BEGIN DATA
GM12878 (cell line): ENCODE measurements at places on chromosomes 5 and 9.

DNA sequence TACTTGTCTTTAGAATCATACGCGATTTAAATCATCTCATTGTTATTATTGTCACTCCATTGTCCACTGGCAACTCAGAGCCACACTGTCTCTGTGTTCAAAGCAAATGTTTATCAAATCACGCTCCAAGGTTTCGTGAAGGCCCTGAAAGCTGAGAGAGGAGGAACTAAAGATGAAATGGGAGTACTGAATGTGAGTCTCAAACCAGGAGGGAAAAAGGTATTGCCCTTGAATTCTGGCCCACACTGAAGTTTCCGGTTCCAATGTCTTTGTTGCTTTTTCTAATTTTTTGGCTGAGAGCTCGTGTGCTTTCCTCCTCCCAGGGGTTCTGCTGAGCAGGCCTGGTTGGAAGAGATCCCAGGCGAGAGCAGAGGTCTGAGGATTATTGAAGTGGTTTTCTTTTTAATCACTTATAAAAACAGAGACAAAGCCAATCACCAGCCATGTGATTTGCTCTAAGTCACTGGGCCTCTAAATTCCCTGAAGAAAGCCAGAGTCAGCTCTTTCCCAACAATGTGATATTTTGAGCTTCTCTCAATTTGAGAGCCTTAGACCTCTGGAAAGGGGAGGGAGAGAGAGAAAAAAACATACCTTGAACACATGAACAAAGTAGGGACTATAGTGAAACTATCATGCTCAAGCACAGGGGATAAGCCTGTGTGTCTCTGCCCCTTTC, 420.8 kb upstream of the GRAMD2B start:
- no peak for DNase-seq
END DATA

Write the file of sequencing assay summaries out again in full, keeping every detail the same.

GM12878 (cell line): ENCODE measurements at places on chromosomes 5 and 9.

DNA sequence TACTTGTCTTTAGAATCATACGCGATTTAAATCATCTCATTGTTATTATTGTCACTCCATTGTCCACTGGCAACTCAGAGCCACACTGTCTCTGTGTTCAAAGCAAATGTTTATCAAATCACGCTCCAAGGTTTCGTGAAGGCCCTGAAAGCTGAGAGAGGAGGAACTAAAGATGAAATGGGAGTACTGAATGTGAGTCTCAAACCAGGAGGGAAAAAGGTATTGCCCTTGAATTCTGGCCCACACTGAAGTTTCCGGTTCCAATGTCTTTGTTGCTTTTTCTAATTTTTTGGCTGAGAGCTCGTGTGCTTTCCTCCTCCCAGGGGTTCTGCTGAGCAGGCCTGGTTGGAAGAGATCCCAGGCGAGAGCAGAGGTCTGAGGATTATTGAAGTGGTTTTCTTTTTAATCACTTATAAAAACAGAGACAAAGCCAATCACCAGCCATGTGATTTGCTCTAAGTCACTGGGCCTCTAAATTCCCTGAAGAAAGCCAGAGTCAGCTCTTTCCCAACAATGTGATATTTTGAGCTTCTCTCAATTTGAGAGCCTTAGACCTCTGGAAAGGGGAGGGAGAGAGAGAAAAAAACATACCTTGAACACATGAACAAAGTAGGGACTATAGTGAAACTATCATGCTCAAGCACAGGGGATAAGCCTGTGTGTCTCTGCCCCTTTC, 420.8 kb upstream of the GRAMD2B start:
- no peak for DNase-seq